Millikin University Haiku Writer Profile

Nicholas A. Virgilio

  Lily:
   out of water . . .
       out of itself.
 
by Nicholas Virgilio

Biographical Background

Nicholas A. Virgilio was born in Camden, New Jersey, on June 28, 1928. After serving in the Navy during World War II, he began his career as a radio announcer. It wasn’t until the sixties did Virgilio make an appearance in the world of Haiku. His first publication was during 1963 in American Haiku. Since then he has created a constant evolving style that has made him one of the most widely known American haiku poets. After a review on National Public Radio, it was then Virgilio gained popularity as a poet. It was this moment that Virgilio was credited for exposing haiku, a non-traditional style of writing, to the United States. Critics, through the years, have said that Virgilio’s ability to connect with individuals from many types of societies, and doing it with ease, is the cause of his success as a haiku poet. Nicholas Virgilio died on January 3rd, 1989.

During the 70’s Virgilio made a drastic style reformation in his writing. Found in a memorial card honoring him, it was written ". . . he probed its (Camden, NJ) pain with a powerful pen and mined kernels of universal truth in the oddest places. He found gems in palsied hands and polluted streams, in raveling neighborhoods and corner prostitutes. Hopes in the hardest rock and lovely lilies in ponds of sadness." It is in these sentences we see the variety in Nicholas Virgilio’s poetry. But, what caused it is what interests me. What would cause a man to walk the unbeaten path of non-traditional haiku, unaware it would turn him into the most famous American haiku poet.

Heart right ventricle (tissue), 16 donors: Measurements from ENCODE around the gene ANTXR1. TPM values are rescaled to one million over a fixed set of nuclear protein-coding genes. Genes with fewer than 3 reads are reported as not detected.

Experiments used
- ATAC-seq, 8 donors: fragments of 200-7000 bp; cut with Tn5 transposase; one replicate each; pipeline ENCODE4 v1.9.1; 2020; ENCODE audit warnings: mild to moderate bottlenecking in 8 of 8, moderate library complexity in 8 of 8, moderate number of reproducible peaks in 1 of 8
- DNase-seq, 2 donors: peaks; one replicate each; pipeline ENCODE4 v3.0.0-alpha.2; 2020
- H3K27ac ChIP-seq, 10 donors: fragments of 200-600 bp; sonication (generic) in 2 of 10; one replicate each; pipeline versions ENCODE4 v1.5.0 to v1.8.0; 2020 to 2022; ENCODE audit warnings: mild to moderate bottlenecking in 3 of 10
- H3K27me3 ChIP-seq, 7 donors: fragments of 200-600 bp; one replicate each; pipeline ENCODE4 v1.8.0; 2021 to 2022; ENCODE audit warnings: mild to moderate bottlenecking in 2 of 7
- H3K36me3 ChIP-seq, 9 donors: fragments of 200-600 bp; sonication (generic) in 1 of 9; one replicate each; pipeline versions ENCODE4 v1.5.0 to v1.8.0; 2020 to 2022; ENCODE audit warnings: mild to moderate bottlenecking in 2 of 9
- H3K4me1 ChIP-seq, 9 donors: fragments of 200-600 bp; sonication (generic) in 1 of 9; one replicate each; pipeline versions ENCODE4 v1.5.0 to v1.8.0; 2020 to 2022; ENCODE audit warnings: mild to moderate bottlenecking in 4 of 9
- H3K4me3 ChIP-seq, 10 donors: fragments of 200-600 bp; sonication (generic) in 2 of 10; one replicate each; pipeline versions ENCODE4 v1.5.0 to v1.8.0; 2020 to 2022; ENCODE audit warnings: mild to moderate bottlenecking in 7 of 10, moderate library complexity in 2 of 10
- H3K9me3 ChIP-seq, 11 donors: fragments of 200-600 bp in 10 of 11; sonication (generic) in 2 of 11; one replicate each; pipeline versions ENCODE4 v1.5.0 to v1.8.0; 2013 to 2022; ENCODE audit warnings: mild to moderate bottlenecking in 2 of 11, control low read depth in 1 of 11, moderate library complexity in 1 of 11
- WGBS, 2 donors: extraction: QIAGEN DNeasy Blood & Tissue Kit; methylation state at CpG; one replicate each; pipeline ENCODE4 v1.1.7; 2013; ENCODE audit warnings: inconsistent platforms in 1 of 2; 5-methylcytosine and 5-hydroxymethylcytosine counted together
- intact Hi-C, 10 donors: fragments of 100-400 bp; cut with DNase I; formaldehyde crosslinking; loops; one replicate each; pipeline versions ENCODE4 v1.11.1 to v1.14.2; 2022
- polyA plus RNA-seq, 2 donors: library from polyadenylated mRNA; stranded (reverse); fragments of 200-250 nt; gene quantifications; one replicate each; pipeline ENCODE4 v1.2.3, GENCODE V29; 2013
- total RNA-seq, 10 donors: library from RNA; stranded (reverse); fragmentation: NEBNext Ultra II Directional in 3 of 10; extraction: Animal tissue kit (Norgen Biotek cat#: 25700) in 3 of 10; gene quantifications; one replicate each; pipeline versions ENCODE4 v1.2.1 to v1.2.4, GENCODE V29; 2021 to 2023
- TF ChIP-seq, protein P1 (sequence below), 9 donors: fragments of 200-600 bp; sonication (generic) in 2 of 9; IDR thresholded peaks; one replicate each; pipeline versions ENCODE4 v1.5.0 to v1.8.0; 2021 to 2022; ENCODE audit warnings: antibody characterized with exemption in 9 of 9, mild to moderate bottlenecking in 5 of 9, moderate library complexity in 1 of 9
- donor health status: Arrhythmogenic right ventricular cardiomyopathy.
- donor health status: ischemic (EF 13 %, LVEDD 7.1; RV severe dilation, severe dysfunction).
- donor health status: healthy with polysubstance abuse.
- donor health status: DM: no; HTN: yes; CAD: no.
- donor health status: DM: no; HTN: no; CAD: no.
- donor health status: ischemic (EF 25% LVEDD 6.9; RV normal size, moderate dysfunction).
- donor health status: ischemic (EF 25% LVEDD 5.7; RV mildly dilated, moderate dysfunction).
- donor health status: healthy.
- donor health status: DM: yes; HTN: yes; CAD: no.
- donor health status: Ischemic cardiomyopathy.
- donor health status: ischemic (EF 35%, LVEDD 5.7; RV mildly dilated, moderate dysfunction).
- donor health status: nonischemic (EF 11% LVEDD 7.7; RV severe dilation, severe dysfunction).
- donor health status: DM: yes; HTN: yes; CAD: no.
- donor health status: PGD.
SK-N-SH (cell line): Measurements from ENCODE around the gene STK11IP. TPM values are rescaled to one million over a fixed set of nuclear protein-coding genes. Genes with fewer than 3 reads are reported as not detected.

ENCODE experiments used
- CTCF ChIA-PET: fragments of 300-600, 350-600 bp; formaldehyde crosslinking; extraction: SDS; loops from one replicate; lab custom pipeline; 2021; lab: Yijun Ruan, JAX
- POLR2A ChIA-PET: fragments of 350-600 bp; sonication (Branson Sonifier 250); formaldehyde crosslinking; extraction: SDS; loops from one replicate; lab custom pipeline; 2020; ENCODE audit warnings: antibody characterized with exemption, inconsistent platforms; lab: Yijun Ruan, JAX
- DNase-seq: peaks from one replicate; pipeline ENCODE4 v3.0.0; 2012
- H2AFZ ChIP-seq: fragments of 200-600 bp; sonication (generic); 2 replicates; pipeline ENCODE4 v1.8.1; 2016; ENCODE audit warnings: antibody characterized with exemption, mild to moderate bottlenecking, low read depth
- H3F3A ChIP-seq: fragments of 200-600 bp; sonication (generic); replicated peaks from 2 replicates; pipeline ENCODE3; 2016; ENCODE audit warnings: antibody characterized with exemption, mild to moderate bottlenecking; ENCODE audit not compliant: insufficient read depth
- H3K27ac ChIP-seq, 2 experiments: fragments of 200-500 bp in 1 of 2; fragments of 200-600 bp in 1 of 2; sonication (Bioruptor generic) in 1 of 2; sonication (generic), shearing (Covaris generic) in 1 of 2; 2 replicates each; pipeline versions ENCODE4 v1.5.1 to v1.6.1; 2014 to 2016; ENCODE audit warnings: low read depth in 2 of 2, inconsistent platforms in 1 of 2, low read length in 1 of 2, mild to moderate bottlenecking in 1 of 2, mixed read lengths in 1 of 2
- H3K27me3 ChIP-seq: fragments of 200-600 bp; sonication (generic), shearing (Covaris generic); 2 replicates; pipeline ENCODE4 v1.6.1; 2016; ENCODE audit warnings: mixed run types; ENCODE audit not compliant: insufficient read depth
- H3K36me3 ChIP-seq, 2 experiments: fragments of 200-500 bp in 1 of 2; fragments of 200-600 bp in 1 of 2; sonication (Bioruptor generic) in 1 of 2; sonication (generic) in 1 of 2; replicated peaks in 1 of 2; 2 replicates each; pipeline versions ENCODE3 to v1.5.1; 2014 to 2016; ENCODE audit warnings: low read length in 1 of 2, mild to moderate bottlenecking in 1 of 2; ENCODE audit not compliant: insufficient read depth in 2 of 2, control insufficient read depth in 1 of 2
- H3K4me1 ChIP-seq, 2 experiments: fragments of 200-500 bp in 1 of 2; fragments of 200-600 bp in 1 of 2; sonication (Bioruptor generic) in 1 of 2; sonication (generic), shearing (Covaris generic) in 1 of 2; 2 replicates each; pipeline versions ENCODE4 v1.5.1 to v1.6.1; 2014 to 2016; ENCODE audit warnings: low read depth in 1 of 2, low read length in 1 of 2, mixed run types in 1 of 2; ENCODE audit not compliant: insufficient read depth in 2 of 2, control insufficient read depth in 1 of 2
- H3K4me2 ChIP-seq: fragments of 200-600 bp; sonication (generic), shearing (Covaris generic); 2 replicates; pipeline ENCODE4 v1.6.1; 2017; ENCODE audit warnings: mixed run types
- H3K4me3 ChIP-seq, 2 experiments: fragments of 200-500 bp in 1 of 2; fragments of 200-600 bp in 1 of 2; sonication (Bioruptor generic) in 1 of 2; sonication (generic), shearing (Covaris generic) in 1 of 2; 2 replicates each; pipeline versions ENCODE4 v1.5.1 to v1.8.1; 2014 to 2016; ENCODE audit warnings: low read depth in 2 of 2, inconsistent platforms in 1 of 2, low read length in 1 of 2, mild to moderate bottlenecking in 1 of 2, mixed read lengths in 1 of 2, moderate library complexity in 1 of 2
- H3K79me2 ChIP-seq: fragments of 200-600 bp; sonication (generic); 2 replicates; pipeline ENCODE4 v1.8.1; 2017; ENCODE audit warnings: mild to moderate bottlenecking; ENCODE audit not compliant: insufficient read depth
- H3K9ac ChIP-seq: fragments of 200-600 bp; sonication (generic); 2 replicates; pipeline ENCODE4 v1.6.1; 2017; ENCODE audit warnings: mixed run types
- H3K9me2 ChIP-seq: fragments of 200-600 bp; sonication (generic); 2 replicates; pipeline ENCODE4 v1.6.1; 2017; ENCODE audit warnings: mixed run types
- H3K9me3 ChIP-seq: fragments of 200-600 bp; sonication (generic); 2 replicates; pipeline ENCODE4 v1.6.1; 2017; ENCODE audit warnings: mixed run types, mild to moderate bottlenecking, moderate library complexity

In the beginning of his career Virgilio adapted the typical writing style of the illusion. Creating an illusion he was able to give us in image of something that couldn’t possibly be. Shortly after he followed the majority and wrote using the Zen traditions.


Author's Books

Selected Haiku, Black Moss Press, 1989.

 

This profile of haiku writer, Nicholas Virgilio, was researched, written and created by Darrin Thurman.

Scroll through the entire profile, or jump to any section:

Author Awards

Virgilio’s accomplishments include a long-standing member of the Haiku Society of America as well as being the co-director of the First International Haiku Festival. He participated in establishing the Walt Whitman Center for Arts and Humanities.


Reader Responses

my spring love affair:
the old upright Remington
wears a new ribbon

The above haiku is about Virgilio’s typewriter. Nick Virgilio thought this is where he did his best poetry. This haiku is rather interesting in the way that the author tied himself into his writing while still observing something. I found this very affective. Including himself, only by observation, he was able to let the typewriter be the center of attention.

Following the Vietnam War Nick Virgilio entered in a new style of writing. This would be best described as the "reality" period. After losing his brother in the war, Virgilio found himself spending much of his time writing and reflecting on the tragedy. It is thought that this writer who once transported us to an imaginary world of lilies could only write about true life, mostly dark images. He continued to write in this style for the remaining of his life.

flag-covered coffin:
the shadow of the bugler
slips into the grave

my dead brother...
hearing his laugh
in my laughter

on my last journey
alone on the road at dawn:
first sight of the sea

The last haiku I chose to share is one that helps give a closing to Nick Virgilio’s life. One of reflection, and quite possibly peace.

 

Additional Web Links and Resources

Nick Virgilio Poetry Project, Rutgers University

 

haiku conferences haiku courses at Millikin Modern Haiku magazine
speakers & readings haiku competitions at MU student renga
student haiku projects published haiku by students links to haiku web sites
student research on haiku haiku by Millikin students directory of haiku magazines

 

2001, Dr. Randy Brooks• Millikin University
last updated 8/16/01 • about this web site